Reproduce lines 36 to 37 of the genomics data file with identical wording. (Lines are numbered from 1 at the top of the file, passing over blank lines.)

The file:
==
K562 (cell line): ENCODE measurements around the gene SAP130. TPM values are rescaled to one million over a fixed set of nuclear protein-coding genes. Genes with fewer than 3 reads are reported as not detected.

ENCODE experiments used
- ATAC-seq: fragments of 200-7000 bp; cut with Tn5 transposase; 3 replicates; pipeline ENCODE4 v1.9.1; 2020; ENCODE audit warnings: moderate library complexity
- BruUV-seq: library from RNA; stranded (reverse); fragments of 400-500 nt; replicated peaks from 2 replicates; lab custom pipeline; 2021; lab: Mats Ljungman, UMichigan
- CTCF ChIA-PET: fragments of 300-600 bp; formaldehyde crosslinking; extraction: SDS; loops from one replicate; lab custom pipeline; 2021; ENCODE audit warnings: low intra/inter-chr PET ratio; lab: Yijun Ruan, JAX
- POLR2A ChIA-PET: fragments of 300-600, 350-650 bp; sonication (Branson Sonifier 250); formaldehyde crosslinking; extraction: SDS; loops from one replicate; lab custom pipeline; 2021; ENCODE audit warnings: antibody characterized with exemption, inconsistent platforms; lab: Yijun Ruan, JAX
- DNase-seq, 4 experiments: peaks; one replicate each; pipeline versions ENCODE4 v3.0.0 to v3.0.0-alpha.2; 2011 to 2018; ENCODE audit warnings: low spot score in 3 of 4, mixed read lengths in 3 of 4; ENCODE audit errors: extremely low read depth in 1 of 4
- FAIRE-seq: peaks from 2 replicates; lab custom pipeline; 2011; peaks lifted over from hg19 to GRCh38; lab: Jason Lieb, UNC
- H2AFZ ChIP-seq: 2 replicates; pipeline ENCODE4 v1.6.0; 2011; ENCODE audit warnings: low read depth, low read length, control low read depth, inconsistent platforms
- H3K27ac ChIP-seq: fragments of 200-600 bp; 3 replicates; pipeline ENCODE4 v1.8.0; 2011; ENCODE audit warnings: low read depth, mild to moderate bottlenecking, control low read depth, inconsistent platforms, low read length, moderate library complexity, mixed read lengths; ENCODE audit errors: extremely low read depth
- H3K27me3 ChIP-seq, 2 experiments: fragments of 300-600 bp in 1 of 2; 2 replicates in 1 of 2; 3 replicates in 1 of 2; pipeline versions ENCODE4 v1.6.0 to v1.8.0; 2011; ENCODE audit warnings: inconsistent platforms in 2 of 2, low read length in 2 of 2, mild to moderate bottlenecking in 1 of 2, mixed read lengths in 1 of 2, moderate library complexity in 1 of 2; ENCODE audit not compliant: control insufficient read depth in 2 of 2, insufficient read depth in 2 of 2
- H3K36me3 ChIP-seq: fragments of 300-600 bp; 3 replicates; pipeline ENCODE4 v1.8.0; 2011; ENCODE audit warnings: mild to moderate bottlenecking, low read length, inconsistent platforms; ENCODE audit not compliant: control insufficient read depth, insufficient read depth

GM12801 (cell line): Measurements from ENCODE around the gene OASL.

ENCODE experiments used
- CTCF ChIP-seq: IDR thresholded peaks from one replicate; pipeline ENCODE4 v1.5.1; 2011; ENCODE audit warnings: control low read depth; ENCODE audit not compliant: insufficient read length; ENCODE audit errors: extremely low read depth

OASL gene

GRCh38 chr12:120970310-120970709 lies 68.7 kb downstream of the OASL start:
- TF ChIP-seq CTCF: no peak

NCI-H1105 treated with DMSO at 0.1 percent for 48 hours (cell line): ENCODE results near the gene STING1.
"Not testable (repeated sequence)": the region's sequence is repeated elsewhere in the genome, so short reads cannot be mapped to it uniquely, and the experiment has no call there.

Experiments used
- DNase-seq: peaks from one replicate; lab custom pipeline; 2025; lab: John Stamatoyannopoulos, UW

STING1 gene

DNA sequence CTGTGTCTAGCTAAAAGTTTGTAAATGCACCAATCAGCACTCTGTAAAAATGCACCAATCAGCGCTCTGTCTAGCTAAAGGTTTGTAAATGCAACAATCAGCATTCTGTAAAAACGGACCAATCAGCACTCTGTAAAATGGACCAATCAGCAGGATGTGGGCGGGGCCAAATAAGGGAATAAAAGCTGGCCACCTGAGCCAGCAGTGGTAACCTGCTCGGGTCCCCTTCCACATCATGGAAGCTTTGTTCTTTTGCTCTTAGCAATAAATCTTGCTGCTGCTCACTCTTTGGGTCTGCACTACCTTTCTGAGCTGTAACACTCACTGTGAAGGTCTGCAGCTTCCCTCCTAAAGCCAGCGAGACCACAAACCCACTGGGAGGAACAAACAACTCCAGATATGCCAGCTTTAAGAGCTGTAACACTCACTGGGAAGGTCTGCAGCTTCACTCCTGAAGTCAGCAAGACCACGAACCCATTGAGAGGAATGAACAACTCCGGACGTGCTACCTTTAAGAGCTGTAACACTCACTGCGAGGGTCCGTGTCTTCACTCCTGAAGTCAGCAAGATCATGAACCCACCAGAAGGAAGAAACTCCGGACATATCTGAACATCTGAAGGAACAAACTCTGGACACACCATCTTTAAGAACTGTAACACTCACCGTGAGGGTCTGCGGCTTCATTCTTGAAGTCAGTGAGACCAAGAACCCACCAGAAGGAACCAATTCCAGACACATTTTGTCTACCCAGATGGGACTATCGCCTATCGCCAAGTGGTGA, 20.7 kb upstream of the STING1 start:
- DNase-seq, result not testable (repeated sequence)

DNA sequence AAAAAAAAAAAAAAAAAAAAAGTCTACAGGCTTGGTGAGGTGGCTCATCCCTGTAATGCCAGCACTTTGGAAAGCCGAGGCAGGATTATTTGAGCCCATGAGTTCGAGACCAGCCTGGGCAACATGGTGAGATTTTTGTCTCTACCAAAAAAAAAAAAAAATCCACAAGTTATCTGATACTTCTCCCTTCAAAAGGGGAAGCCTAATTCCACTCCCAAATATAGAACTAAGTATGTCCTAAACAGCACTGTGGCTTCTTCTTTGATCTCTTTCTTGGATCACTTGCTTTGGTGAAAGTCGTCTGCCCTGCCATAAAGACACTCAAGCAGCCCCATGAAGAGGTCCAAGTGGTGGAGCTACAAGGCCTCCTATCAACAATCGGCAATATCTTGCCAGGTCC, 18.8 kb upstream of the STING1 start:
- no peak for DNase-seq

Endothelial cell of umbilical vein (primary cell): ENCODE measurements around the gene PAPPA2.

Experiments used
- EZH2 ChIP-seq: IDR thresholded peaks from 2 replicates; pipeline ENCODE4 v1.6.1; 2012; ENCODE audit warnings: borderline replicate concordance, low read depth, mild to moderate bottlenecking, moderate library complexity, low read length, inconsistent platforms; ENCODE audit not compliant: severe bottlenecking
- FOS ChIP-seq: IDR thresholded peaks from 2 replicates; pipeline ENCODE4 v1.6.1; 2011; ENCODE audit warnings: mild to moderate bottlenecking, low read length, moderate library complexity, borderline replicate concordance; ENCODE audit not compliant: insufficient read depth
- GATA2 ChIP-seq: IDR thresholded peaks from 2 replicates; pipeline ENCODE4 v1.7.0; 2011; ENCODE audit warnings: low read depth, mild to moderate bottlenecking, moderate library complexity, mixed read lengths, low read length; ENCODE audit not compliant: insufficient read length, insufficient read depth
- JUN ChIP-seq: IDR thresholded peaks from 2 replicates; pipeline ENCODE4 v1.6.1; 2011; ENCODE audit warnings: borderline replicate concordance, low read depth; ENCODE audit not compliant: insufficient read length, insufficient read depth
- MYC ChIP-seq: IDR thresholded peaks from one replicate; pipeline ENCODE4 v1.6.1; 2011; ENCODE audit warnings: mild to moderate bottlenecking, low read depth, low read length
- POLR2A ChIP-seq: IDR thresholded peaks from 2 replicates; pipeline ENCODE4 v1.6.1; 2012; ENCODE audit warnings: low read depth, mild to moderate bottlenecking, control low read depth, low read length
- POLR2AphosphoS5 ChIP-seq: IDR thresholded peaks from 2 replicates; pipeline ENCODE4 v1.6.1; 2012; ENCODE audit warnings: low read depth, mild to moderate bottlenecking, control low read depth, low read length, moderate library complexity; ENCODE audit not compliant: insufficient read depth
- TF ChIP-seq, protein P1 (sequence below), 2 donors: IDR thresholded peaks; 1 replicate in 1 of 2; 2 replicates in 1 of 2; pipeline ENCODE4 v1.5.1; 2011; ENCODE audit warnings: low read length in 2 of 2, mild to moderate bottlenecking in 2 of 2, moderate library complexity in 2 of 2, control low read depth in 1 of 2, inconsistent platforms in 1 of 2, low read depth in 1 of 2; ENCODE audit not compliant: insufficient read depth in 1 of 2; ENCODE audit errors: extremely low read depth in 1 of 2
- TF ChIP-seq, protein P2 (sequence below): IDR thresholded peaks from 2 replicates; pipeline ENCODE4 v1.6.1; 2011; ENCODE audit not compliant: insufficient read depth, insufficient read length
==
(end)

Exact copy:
- POLR2AphosphoS5 ChIP-seq: IDR thresholded peaks from 2 replicates; pipeline ENCODE4 v1.6.1; 2012; ENCODE audit warnings: low read depth, mild to moderate bottlenecking, control low read depth, low read length, moderate library complexity; ENCODE audit not compliant: insufficient read depth
- TF ChIP-seq, protein P1 (sequence below), 2 donors: IDR thresholded peaks; 1 replicate in 1 of 2; 2 replicates in 1 of 2; pipeline ENCODE4 v1.5.1; 2011; ENCODE audit warnings: low read length in 2 of 2, mild to moderate bottlenecking in 2 of 2, moderate library complexity in 2 of 2, control low read depth in 1 of 2, inconsistent platforms in 1 of 2, low read depth in 1 of 2; ENCODE audit not compliant: insufficient read depth in 1 of 2; ENCODE audit errors: extremely low read depth in 1 of 2